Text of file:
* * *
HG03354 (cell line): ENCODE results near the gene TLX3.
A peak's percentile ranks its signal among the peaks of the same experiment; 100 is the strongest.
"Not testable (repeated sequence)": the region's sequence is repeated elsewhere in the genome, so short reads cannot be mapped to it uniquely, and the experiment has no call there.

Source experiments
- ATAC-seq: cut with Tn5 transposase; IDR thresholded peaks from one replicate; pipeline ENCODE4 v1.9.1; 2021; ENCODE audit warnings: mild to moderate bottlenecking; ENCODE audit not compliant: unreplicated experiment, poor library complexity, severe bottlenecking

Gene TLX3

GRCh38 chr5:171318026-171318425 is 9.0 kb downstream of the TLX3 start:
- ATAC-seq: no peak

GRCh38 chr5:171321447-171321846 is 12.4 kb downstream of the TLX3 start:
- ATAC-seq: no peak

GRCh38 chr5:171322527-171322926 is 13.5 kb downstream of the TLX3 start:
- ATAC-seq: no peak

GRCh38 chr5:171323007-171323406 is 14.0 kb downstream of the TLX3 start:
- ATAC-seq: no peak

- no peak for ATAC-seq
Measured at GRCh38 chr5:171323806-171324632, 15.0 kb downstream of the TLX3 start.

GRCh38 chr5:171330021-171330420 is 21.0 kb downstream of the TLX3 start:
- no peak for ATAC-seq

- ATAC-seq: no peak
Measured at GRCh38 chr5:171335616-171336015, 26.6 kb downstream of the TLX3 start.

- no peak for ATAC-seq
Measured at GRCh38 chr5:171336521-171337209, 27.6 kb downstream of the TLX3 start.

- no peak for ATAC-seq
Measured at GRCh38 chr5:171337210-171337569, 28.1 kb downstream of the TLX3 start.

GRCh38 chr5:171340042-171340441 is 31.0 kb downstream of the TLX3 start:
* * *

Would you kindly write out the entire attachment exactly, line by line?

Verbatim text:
HG03354 (cell line): ENCODE results near the gene TLX3.
A peak's percentile ranks its signal among the peaks of the same experiment; 100 is the strongest.
"Not testable (repeated sequence)": the region's sequence is repeated elsewhere in the genome, so short reads cannot be mapped to it uniquely, and the experiment has no call there.

Source experiments
- ATAC-seq: cut with Tn5 transposase; IDR thresholded peaks from one replicate; pipeline ENCODE4 v1.9.1; 2021; ENCODE audit warnings: mild to moderate bottlenecking; ENCODE audit not compliant: unreplicated experiment, poor library complexity, severe bottlenecking

Gene TLX3

GRCh38 chr5:171318026-171318425 is 9.0 kb downstream of the TLX3 start:
- ATAC-seq: no peak

GRCh38 chr5:171321447-171321846 is 12.4 kb downstream of the TLX3 start:
- ATAC-seq: no peak

GRCh38 chr5:171322527-171322926 is 13.5 kb downstream of the TLX3 start:
- ATAC-seq: no peak

GRCh38 chr5:171323007-171323406 is 14.0 kb downstream of the TLX3 start:
- ATAC-seq: no peak

- no peak for ATAC-seq
Measured at GRCh38 chr5:171323806-171324632, 15.0 kb downstream of the TLX3 start.

GRCh38 chr5:171330021-171330420 is 21.0 kb downstream of the TLX3 start:
- no peak for ATAC-seq

- ATAC-seq: no peak
Measured at GRCh38 chr5:171335616-171336015, 26.6 kb downstream of the TLX3 start.

- no peak for ATAC-seq
Measured at GRCh38 chr5:171336521-171337209, 27.6 kb downstream of the TLX3 start.

- no peak for ATAC-seq
Measured at GRCh38 chr5:171337210-171337569, 28.1 kb downstream of the TLX3 start.

GRCh38 chr5:171340042-171340441 is 31.0 kb downstream of the TLX3 start: